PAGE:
Many of us worry about filtering out the stale air in bathrooms. Leave it be and pretty soon your shower stall and toilet will stink. So, what’s to be done here?
Install a bathroom exhaust fan. Installing one of the best products will keep you away from nasty stink for a while (Keyword: For a while).
Things start to go bad when we forget to clean up the mess inside an exhaust fan. People procrastinate the most when it comes to handling these things.
The fact is, you need to pick the machine apart piece by piece, clean it, and then put it back together. It might not look like much of a hassle but believe me, it is. At least, it is to me.
Yet, I did it last Sunday. I got my set of tools for the job, unscrewed the whole thing, cleaned it, and assembled it within an hour.
Do you want to know how?
Grab your reading glasses and go through my article on How to Clean Bathroom Fan.
Why Go Through All the Trouble?
Some of you are guessing the obvious answer. An exhaust fan keeps odor away from the bathroom. Cleaning this thing keeps odor away from itself. Cleanliness is a part of hygiene too. This is true.
However, there’s another answer to the question. Most of you might not know the fact that an exhaust fan dries moisture up pretty quickly. As a result, the wall on which it’s mounted doesn’t sag. The bathroom fittings remain mold and odor-free.
Not cleaning this tool properly might clog up the internal mechanisms. As a result, it’ll make weird noises and will have dirt stuck in the motor. In the worst-case scenario, it’ll stop working altogether.
Thus, people need to take care of it while they have the chance.
Tools of the Trade!
Okay, since we covered the “Why we should clean it,” section, let’s move on to the tools we need for the job. I’ll be listing the things I need for the task below:
- Vacuum Cleaner (Don’t forget to take a hose with it).
- Cloth (You need it to wipe stuff off the face of the fan).
- A ladder to climb on to clean all the debris.
- Protective Clothing to prevent dirt getting into your clothes.
- A screw driver for all the intricate parts.
- Soap (If you need it during the cleaning Op).
- Warm water (Obviously.)
- Two buckets.
All set? Got the things you need? Then let’s jump into the meaty part of the discussion where I put all these things to use.
How to Clean Bathroom Exhaust Fan Within Minutes?
It’s all too easy. It took me a few hours because I was doing it the first time. The job shouldn’t take you more than half an hour if you go “Procedural” about it. Stay calm and follow the steps one by one.
- Switch off the power to the fan before you proceed with cleaning the fan. Leaving power on can cause serious electrocution issues and damages to both internal and external organs of yours.
- Take a look at the cover of your bathroom’s exhaust fan. If you find it relatively clean, you can proceed to step three. If you see dirt hanging from the holes, use a vacuum cleaner to clean it.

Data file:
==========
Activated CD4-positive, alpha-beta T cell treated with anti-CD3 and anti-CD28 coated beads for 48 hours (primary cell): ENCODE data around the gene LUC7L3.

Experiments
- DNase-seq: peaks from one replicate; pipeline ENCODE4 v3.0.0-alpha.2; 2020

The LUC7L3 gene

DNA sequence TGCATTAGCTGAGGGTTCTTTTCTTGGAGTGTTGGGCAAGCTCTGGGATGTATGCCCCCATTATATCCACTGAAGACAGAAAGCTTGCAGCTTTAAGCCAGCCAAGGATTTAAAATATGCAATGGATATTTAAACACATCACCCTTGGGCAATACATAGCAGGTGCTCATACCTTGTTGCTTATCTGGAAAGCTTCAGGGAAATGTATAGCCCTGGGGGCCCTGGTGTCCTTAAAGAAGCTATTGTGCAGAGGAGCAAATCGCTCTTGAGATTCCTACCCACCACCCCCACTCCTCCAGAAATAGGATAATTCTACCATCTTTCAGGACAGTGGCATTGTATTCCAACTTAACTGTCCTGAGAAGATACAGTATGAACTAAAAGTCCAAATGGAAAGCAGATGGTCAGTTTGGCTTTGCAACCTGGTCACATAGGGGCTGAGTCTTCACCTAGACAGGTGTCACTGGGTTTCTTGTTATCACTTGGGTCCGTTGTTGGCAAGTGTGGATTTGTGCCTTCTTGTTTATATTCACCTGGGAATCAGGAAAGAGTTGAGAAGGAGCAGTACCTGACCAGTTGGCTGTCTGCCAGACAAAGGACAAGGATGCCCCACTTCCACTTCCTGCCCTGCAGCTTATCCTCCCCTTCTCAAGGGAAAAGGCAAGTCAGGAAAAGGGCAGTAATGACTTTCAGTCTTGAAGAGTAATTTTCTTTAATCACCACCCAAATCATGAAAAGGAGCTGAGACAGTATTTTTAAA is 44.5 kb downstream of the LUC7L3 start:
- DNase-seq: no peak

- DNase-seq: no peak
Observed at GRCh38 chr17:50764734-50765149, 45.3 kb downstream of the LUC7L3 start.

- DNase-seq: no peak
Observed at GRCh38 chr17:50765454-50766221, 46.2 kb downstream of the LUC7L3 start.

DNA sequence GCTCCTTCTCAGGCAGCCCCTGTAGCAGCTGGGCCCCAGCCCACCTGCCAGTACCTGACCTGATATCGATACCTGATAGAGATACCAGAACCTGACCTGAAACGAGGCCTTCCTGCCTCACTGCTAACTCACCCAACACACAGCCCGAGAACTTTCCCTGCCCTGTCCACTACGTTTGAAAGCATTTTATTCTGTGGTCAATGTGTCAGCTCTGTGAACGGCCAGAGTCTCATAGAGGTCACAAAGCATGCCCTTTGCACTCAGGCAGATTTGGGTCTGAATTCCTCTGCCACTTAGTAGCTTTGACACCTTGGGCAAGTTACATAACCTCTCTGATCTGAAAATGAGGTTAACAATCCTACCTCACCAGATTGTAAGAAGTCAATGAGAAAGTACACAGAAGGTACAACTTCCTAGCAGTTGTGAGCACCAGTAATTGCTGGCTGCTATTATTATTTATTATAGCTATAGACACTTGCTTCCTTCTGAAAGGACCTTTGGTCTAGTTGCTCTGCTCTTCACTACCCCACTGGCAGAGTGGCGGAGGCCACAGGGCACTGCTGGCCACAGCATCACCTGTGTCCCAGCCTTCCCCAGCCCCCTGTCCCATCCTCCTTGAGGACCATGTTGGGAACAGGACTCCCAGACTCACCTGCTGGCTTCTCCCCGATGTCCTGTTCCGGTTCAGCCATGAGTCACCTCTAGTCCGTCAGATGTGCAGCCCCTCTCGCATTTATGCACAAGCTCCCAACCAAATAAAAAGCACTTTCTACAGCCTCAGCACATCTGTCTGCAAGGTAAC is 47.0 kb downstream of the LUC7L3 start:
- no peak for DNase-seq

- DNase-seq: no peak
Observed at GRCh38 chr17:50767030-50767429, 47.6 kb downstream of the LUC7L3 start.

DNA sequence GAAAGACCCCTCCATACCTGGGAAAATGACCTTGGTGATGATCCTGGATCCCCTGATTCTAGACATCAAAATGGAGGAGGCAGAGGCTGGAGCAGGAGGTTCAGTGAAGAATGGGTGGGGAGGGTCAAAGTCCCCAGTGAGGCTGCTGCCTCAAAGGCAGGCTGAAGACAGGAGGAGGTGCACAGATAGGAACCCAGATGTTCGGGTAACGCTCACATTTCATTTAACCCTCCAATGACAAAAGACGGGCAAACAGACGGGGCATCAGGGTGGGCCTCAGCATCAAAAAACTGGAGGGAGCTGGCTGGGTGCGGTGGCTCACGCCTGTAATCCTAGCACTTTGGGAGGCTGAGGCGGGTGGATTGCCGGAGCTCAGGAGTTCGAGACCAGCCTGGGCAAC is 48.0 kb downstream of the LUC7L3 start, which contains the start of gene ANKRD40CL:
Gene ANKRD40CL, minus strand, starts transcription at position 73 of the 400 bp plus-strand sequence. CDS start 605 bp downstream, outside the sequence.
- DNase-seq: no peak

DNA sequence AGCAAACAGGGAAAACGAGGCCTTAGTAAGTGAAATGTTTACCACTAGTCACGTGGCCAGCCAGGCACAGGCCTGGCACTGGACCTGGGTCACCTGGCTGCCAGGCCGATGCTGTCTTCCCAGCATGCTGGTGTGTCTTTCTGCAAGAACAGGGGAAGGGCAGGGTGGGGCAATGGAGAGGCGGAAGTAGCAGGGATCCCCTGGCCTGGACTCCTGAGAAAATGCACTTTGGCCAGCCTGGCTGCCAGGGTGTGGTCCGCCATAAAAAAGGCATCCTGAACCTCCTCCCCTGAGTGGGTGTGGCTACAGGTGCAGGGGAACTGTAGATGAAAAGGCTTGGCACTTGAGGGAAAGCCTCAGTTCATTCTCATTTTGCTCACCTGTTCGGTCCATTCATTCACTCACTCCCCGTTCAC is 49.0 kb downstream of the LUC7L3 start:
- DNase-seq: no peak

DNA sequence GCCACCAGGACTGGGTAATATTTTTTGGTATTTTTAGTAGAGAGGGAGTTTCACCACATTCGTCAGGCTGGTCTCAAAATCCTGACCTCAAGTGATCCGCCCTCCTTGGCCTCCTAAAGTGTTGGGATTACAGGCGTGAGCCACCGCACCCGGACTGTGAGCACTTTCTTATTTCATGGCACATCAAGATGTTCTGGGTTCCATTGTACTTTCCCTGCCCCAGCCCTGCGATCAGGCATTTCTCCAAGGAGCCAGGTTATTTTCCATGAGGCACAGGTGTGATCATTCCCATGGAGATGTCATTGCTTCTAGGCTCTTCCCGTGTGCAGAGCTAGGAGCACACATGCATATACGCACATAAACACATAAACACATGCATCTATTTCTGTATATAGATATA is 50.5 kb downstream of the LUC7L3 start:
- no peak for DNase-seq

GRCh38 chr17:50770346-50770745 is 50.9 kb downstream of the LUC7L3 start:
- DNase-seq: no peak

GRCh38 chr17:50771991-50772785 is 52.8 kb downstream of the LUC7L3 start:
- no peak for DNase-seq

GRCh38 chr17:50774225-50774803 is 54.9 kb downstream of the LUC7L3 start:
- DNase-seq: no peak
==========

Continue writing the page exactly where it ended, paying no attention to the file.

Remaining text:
- You’d do well to clean the cover thoroughly under running water. Or, just submerge it under the solution of warm water and soap in a bucket. At this point, people use a cloth or a sponge to rub it. Once clean, take it out and dry it under the sun for some time.
- While the inner part of the fan is exposed, reach for the blades with your vacuum cleaner. Turn the cleaner once more to suck out any debris that might be lying there.
- Unscrew the blades properly from their place. After that, clean the vents beyond that. Use the vacuum cleaner to do it quickly. Get the blades into a separate bucket and clean them by dipping in warm water and soap’s solution. Rub them clean and then dry under the sun.
- After unscrewing the blades, you’ll find the motor. DO NOT wipe the motor with a wet cloth. Use a dried one if you have to.
- The next part begins with putting everything back together. Put the motor in place and place the screws. Tighten them with the screwdriver and then put the blades back in. Do the same (tighten them). Plug the motor into the socket for power.
- Next thing to do is to put the springs in place and seal the cover tightly in place. While assembling the fan, make sure all the parts are dry.
- Lastly, please do a raincheck on the fan to see if it is working as it should. Turn the main power outlet on. If everything goes smoothly, you’ll see your fan running faster than before. If it has multiple speed levels, cycle through the levels to see if the transitions are smooth or not.
Wrapping It Up
I believe people won’t circle around the cleaning gig after reading this piece. Now that you know how to clean a bathroom fan, you shouldn’t face problems regarding inconsistent speed or noise levels. Cleaning the device in every three months (depending on the type of dirt it accumulates) is a job well done.
Just a tip though, whenever you uncover the outer part of the fan for the first time, make sure to bring out your Smartphone and snap two or three pictures of this thing from different angles. This will help you understand the intricacies of the wiring, screws, nuts, and bolts better. The job will become a lot easier once you are familiar with the layout.